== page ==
A Decatur-based movement to ensure every child in Morgan County has access to pre-kindergarten got a boost from Gov. Robert Bentley on Tuesday night.
In his State of the State address, Bentley called for lawmakers to increase the amount of money Alabama spends on its pre-K voluntary program for 4-year-olds.
Bentley did not mention an amount or source of the additional funding. The Alabama School Readiness Alliance’s Pre-K Task Force is asking the state to increase pre-K funding by $12.5 million annually for 10 years.
That would increase next year’s pre-K budget from $19 million to $31.5 million.
State Rep. Terri Collins, R-Decatur, who serves on the House Education Budget Committee, supports more funding for pre-K, but she’s not as optimistic about the $12.5 million increase now as she was in December.
“We’re going to have some extra money, but not as much as we had hoped for,” she said Tuesday.
Collins said education revenue may grow $200 million to $300 million, but about $125 million of that money is committed and another $33 million has to be set aside for fleet renewal.
“The revenue is not going to be where we thought it would be, but we’re not having to cut,” she said.
When the Decatur-Morgan County Minority Development Association kicked off a fundraising campaign to make pre-K available for every child in Decatur, Collins anticipated a $400 million surplus.
Decatur businessman Murphy Brown, who advocates pre-K for every child, said any additional funding is a step toward equalizing a system in Decatur that many consider unfair.
Decatur City Schools uses a lottery to select 4-year-olds for its pre-K program. This year, 126 students are enrolled and almost 80 are on a waiting list, according to Jeanne Payne, supervisor of curriculum and staff development.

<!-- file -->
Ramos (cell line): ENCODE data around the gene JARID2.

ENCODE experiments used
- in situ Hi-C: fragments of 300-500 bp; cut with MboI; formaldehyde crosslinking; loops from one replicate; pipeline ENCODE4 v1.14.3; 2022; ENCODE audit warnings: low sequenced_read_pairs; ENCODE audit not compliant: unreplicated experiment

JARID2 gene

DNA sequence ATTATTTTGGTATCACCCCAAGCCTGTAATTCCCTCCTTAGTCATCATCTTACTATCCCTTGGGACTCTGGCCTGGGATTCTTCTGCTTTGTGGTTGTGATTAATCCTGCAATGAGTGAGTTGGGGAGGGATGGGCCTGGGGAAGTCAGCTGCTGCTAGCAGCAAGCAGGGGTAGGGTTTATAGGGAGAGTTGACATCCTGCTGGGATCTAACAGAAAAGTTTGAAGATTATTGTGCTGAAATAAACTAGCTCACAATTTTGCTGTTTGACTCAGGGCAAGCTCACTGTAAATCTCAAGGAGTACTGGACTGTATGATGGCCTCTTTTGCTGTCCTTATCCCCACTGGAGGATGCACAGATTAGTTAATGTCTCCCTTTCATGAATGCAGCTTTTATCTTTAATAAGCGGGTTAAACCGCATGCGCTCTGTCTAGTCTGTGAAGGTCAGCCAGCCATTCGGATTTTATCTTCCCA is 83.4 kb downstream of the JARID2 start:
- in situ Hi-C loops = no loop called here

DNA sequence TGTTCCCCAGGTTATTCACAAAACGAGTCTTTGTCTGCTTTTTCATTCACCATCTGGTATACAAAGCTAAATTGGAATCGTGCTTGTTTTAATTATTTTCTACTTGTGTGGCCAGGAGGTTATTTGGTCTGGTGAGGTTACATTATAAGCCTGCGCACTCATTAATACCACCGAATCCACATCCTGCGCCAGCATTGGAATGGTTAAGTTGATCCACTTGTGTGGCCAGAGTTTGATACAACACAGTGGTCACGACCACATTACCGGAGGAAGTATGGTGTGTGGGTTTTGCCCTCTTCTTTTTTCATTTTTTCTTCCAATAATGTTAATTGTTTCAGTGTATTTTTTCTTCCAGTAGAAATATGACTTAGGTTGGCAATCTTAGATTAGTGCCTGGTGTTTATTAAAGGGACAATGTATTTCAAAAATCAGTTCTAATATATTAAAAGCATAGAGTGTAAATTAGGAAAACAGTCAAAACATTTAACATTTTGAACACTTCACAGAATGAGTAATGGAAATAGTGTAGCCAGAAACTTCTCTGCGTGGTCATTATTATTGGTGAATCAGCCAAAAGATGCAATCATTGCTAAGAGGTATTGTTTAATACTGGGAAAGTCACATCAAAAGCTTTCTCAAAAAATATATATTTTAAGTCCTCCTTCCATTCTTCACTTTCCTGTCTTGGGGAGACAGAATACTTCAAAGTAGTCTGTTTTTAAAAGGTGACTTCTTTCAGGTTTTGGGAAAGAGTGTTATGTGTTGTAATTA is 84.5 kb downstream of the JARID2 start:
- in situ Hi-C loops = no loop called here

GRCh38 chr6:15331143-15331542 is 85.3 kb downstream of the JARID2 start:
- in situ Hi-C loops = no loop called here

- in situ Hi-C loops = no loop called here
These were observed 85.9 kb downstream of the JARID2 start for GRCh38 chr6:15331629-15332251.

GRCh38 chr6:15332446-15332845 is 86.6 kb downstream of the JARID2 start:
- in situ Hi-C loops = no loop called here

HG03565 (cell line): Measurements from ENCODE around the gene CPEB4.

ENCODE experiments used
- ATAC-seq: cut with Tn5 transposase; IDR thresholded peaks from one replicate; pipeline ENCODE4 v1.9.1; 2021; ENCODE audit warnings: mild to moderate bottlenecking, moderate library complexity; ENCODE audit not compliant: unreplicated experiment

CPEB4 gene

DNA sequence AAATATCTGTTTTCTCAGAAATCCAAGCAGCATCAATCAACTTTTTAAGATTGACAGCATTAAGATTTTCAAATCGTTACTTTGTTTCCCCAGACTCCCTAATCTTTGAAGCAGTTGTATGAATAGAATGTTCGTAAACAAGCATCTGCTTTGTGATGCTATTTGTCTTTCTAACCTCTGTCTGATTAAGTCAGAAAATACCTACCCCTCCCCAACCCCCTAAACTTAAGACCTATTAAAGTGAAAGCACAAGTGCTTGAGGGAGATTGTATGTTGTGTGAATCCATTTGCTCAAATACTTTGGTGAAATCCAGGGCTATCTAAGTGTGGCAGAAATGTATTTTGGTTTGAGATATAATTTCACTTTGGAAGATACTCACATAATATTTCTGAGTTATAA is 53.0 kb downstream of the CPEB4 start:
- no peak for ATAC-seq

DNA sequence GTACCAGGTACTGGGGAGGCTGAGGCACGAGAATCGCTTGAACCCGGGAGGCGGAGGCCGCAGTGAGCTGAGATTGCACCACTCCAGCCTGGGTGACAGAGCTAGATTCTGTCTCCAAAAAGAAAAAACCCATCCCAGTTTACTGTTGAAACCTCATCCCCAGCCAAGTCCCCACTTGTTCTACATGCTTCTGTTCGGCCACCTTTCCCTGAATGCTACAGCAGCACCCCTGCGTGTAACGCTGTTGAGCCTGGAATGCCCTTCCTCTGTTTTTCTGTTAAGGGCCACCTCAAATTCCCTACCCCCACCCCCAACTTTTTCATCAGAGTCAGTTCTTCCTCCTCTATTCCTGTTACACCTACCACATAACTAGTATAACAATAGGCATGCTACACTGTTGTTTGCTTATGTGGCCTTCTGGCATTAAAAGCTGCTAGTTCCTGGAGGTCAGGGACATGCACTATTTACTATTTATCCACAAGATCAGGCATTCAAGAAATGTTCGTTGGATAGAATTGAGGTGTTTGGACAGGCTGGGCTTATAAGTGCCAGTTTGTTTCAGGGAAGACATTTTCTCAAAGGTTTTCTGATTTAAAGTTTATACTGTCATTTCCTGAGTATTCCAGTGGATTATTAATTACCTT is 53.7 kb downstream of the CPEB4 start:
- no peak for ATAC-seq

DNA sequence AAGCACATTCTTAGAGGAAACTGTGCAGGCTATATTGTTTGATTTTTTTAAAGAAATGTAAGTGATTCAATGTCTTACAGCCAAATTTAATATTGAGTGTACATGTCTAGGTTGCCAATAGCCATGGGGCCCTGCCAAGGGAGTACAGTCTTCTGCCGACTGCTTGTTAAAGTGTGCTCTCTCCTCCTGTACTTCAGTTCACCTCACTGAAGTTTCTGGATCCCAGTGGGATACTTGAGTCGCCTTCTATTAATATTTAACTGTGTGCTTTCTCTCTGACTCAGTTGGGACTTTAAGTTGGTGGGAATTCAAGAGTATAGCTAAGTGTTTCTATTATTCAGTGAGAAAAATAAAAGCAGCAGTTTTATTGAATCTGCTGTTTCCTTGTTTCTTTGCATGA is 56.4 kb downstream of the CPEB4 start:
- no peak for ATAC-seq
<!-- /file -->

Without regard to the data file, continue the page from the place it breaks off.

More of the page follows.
An estimated 500 children are not part of the lottery.
Brown, working with the chamber’s Quality Education Committee, said they are gathering data for the entire county with hopes of piloting a program for the state if funds become available in October.
“We’re ahead of the game because we have been assessing our needs,” Brown said.
The National Institute for Early Education Research gave the state’s First Class pre-K program a No. 1 quality ranking. But the state ranks 33rd in the nation for access, with only about 6 percent of its 4-year-olds in pre-K.
Decatur City Schools Superintendent Ed Nichols said classroom space is one of the problems.
“As we are structured now, space would be a problem,” he said.
Nichols said Decatur would have room for five additional pre-K classrooms.
The Pre-K Task Force wants to expand the free pre-K program to cover the state within the next decade.
The organization estimates that it would cost about $125 million annually to do this.
Deangelo McDaniel can be reached at 256-340-2469 or email@example.com.
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